Over time, with their help and that of my therapist mum, I gradually got better and in the process devised a set of coping techniques and strategies that I now call The Flex (see box below). The Flex quite literally saved me. It challenged all my negative thoughts about myself and helped me to understand that life is about exploring grey areas rather than seeing the world in harsh black and white.

It’s about listening to our bodies and consciously choosing to step away from fear.

It’s a new, flexible way of thinking that rejects self-blame, anxiety, Impostor Syndrome and the disease to please.

For me, learning to reframe negative thoughts is an ongoing process. My personality hasn’t changed; I still love taking on challenges and making stuff happen. But I feel more in control of my emotions than ever before. Tense conversations don’t trigger panic and my relationships feel more relaxed.

Poppy (pictured) said understanding that anyone can suffer from Impostor Syndrome was a major Aha! moment 

Now 30, I can laugh at that Jude Law interview and understand that anyone can suffer from Impostor Syndrome.

Even at a dazzling Hollywood event such as the Vanity Fair Oscars party, where everyone is genuinely more beautiful than their pictures, I’ve seen A-listers anxiously circling, looking for someone to talk to.

I’ve seen them nervously readjusting their dresses and secretly checking their breath. They talk too loudly, too fast — just like me.

I’ve known many women who are conventionally stunning and make a good living on their appearance, and I’ve heard them say, ‘I look like s***.’

For me, realising this was a major Aha! moment. Contrary to what I’d thought, happiness doesn’t reside in external approval. It’s in the strength that arises from challenges, and the ability to value myself before needing others to.

Happiness can be as painful as it is joyous. It’s bittersweet; it pulls and prods; it’s up and down. And it doesn’t always include a big smile for the camera.

How to beat burnout with flexible thinking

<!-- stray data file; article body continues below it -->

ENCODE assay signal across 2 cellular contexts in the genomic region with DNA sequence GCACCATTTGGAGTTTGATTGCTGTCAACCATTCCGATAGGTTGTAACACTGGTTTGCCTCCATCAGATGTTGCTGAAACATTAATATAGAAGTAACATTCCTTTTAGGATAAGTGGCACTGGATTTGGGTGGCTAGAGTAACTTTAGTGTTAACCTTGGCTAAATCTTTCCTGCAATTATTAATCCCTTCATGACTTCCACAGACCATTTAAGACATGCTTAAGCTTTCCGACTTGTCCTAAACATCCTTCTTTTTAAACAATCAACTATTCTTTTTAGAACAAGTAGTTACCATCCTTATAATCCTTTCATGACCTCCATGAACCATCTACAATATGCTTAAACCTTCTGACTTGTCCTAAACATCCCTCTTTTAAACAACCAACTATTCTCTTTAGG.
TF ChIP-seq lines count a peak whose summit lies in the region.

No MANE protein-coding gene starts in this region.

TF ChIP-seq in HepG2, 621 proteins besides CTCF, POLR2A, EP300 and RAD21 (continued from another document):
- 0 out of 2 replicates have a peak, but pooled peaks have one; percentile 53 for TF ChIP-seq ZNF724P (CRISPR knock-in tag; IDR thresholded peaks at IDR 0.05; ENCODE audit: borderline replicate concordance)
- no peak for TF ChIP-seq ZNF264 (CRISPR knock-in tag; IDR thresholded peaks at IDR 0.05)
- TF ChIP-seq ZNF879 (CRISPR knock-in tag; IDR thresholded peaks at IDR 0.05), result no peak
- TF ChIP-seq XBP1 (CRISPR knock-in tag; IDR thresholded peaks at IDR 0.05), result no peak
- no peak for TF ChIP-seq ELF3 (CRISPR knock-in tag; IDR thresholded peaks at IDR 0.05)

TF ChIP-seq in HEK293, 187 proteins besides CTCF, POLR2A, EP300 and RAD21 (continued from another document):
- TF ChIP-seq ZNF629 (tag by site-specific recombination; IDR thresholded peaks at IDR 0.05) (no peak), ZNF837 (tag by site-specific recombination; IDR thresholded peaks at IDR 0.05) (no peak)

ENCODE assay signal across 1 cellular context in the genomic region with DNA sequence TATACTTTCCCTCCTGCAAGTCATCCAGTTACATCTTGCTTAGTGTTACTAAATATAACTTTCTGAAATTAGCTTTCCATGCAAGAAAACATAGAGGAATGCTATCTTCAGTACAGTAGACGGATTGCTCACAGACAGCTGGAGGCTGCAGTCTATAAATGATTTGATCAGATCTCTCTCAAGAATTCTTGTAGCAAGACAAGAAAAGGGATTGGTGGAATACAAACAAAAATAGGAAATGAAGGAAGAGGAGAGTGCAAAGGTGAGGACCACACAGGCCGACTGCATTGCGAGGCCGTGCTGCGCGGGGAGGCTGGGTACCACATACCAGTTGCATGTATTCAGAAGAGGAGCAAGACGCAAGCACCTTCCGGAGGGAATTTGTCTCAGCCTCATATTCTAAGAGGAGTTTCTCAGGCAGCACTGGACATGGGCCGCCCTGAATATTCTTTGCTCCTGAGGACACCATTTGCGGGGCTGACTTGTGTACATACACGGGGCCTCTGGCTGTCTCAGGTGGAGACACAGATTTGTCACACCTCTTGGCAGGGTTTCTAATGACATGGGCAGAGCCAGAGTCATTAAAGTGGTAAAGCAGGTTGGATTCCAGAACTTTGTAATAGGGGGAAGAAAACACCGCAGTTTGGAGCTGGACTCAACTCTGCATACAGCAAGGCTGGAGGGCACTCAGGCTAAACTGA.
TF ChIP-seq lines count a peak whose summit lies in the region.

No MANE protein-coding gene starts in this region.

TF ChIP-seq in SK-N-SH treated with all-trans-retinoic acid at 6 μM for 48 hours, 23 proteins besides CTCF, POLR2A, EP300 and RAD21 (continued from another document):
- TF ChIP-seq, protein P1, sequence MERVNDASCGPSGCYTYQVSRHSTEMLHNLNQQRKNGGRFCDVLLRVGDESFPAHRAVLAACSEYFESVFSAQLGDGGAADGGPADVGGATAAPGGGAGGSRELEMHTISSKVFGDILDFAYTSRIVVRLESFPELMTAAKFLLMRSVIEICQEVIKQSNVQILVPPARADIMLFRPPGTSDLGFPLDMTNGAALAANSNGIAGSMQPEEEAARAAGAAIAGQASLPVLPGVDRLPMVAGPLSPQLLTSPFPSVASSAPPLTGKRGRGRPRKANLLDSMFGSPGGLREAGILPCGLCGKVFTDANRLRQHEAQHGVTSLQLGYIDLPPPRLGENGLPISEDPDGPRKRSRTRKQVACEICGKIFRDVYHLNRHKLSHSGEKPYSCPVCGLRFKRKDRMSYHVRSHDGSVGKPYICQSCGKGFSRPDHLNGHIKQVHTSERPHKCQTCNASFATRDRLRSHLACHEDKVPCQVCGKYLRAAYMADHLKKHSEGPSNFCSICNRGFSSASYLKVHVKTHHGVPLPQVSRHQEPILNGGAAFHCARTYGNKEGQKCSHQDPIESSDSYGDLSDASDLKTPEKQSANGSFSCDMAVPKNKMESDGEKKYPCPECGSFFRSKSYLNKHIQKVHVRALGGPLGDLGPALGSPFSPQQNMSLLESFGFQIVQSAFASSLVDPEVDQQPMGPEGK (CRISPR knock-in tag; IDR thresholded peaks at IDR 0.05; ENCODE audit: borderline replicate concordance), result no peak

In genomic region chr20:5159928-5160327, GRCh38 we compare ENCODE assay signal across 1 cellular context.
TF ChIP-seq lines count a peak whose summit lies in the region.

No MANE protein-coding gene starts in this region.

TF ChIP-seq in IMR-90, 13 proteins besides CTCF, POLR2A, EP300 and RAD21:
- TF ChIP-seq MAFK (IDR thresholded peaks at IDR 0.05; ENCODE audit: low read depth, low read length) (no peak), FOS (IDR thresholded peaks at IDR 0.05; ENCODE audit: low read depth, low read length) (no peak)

RELEASE YOUR FEARS

1. Many of us ignore scary, upsetting feelings and ‘power on through’. But emotions are not a nuisance — they are a sign that we’re alive.

Every time you feel something strongly, pay attention and relax into it. Try to locate it in the body — do you feel it in the gut or the chest, for example?

2. When you notice an unpleasant emotion or spiralling thought, ask questions. Is this thought true? Or am I being negative because that’s just what I do? Who would I be without this thought? Be curious about the patterns of thought you fall into and consider who you would be without them. The root of our suffering is usually within our thoughts.

3. When you think flexibly, you know you are always in the driver’s seat. You may not be able to choose what you’re going through, but you can always choose to be kind to yourself. You can choose whether to listen or to muzzle that inner voice telling you you’re an impostor.

4. Change requires effort — new neural pathways aren’t blazed overnight. Commit to flexible thinking in the long term and you’re well on the way to liberation from anxiety and self-doubt.

LET GO OF BEING A VICTIM

A victim mentality causes a stubborn belief that ‘bad things always happen to me’ and craves the sympathy it gets from others. I wasted years choosing to remain a victim — but if anyone had accused me of having a victim mentality, I’d have rejected it. FYI: defensiveness is another sign of a victim mentality.

Often it’s learnt in childhood. ‘Blaming others’ and ‘not being to blame’ kept us safe once, and our mind likes to repeat anything that achieves this. But if you have done nothing wrong, you have nothing to learn. Victimhood is a state of arrested development. It’s far better to take responsibility, admit when we’re at fault and learn to let go of defensiveness, resentment and blame.

FLEXERCISE: RED BUTTON, GREEN BUTTON

This exercise is designed to help you overcome lingering resentment towards someone you are struggling to let off the hook. Imagine there’s a red button to your left and a green button to your right. Picture the person you resent.

If you press the red button, nothing will change and you will stay stuck with resentment, anger and pain for the rest of your life. If you press the green button, you can move forward without the offender’s influence, free from hurt and bitterness. Hit that button hard. Smash it. Feel the impact on your palm.

Hopefully, most of the time you’ll hit the green button — but on the rare occasion you want to hit red, accept that you are choosing to stay with anger and resentment this time. Make a conscious choice to hold on to past negativity or let go of it. We don’t control what happens but we can control how we choose to respond.

Adapted from Happy Not Perfect, by Poppy Jamie, published on June 10 by Hodder at £16.99. © Poppy Jamie 2021. To order a copy for £15.12 (offer valid to June 30, 2021; UK P&P free on orders over £20), visit mailshop.co.uk/books or call 020 3308 9193.